I would personally love for Apple to come back as the company they were in 2005, when they were kicking ass and taking names. We'd see a lot of cool things happening. But since roughly the time of iTunes, there hasn't been much other than market daring with the iPad to come out of their company I'd consider even remotely 'innovative'. The more I have to deal with Apple products in a support role, the more I feel like they're not even giving their hardware software enough development attention to keep them running stable, with some serious engineering problems that make Windows-self-clobbering-via-antivirus seem benign.

      Very disappointing statements from the Woz.

      • Re: (Score:3, Insightful)

        by gl4ss (559668)

        iPhone? a jump? the only thing it did "first" was capacitive touchscreen.

        same goes for a lot of other tech and "markets". they didn't create application selling.

        • Finger-friendly app development.

          Before iPhone there was Palm, Windows Mobile, Blackberry OS, and a couple others I can't remember - all of them required the use of a stylus to properly operate. Sure, you could have used them with your finger (like my old Treo), but it was an exercise in frustration.

          The iPhone ushered in an era where all OS and app functionality was built with the expectation that the user would be using his/her fingers - not a stylus. It may seem obvious now, but it wasn't always that way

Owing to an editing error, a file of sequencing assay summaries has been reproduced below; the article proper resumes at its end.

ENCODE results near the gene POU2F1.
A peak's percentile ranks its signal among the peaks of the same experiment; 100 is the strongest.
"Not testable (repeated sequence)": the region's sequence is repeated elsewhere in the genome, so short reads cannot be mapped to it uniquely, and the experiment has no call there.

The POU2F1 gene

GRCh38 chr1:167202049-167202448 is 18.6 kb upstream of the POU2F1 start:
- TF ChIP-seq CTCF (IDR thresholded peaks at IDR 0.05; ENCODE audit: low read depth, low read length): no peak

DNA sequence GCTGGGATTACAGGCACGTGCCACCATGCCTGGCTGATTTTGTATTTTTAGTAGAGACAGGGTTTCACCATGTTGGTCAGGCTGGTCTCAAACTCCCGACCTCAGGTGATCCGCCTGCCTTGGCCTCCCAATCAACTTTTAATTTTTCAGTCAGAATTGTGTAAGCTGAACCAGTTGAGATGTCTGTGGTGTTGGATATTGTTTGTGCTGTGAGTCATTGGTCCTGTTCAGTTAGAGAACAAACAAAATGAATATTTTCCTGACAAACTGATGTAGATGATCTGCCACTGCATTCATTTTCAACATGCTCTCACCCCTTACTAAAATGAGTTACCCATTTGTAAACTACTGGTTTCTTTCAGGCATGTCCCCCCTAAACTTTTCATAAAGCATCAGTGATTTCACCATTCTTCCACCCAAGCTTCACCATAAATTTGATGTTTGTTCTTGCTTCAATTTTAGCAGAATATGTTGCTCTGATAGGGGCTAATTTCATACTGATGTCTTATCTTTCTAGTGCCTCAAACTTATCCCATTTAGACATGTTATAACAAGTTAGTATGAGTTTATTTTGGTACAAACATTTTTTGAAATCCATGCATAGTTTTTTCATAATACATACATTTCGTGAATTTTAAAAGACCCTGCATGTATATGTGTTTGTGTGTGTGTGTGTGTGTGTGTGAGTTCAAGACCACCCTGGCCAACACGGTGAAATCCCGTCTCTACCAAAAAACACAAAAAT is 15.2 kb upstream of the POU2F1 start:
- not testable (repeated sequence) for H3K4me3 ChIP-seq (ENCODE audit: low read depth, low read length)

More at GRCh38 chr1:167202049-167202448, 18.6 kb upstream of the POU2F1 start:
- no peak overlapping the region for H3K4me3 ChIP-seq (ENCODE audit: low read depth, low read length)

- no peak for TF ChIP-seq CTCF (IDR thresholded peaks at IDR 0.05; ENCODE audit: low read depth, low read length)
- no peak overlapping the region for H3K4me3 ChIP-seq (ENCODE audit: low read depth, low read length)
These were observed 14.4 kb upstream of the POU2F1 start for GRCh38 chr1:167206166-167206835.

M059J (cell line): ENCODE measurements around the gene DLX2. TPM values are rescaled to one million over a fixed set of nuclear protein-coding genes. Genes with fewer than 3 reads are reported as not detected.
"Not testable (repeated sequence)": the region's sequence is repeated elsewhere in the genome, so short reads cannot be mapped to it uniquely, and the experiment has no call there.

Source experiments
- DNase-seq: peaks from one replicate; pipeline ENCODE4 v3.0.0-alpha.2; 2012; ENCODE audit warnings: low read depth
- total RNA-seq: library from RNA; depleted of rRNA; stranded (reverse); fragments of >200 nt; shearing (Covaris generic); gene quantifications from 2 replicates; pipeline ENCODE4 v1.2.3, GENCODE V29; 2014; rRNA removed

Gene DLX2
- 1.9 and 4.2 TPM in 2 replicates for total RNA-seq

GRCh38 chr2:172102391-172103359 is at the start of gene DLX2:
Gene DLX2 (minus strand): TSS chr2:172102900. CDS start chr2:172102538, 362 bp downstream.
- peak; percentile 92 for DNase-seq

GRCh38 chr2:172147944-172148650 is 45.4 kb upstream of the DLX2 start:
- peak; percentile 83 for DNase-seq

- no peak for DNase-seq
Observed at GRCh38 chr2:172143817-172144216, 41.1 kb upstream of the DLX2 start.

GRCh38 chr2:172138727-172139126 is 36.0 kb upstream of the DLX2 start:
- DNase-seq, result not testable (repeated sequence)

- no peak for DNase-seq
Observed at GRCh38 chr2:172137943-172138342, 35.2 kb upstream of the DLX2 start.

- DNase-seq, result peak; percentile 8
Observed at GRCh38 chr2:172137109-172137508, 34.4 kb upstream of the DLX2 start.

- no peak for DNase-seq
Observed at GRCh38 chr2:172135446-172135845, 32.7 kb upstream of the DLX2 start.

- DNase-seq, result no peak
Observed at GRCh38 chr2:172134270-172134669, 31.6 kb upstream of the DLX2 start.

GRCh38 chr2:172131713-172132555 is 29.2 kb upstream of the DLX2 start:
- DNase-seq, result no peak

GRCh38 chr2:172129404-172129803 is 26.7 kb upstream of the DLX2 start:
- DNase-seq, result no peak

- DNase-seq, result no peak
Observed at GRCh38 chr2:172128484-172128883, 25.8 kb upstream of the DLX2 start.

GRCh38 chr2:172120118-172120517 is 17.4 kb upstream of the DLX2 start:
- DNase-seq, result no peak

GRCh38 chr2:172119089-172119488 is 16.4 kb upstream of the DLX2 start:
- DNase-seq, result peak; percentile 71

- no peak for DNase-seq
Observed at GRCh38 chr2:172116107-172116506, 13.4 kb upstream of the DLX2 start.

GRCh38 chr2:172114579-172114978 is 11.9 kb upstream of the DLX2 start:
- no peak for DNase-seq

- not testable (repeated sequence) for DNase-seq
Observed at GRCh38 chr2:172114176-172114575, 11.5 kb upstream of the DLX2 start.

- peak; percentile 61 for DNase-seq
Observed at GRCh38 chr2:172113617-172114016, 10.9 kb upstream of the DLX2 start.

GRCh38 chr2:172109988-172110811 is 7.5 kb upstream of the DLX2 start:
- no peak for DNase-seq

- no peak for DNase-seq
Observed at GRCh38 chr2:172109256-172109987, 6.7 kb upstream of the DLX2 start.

• by HuguesT (84078) on Tuesday April 10, 2012 @05:58AM (#39628771)

        Apple is innovating in the iDevices department, nobody can say the contrary. They own the market, everybody is rushing after them and so far, failing. However a tablet is purely a consumer device. What about the developer market, the enterprise, and the innovators that have made Apple possible ?

        Here I do hear you, they are letting OS X go fallow. Mountain Lion is already a huge disappointment, as was Lion before it. Its cloud support is lackluster, the server parts are even more dreadful than before. OS X cannot really be recommended for developers on the desktop anymore. Think that the only halfway decent software RAID solution for OSX is the one coming from the abandoned port of ZFS all these years ago and picked up by enthusiasts. GCC is stuck at 4.2 and LLVM is not really progressing compared to the GCC behemoth. As far as I can tell, we are not sure Apple is going to ever upgrade the Mac Pro again. The list goes on.

      • Back in 2005, Apple was still "struggling" with the PowerPC platform. When did SMB/CIFS in OS X become a "butchered and buggy Microsoft stack"? It was based on the open source Samba stack until 10.6 and starting with 10.7, an Apple built system. Samba along with gcc were banished/limited from OS X due to GPLv3 more so then Apple's decisions.

        As for iTunes... its a bloated mess nowadays. Its basically Apple's Outlook, a far cry from what Jobs called "The best damn Windows App Ever" in 2003. Its one of the man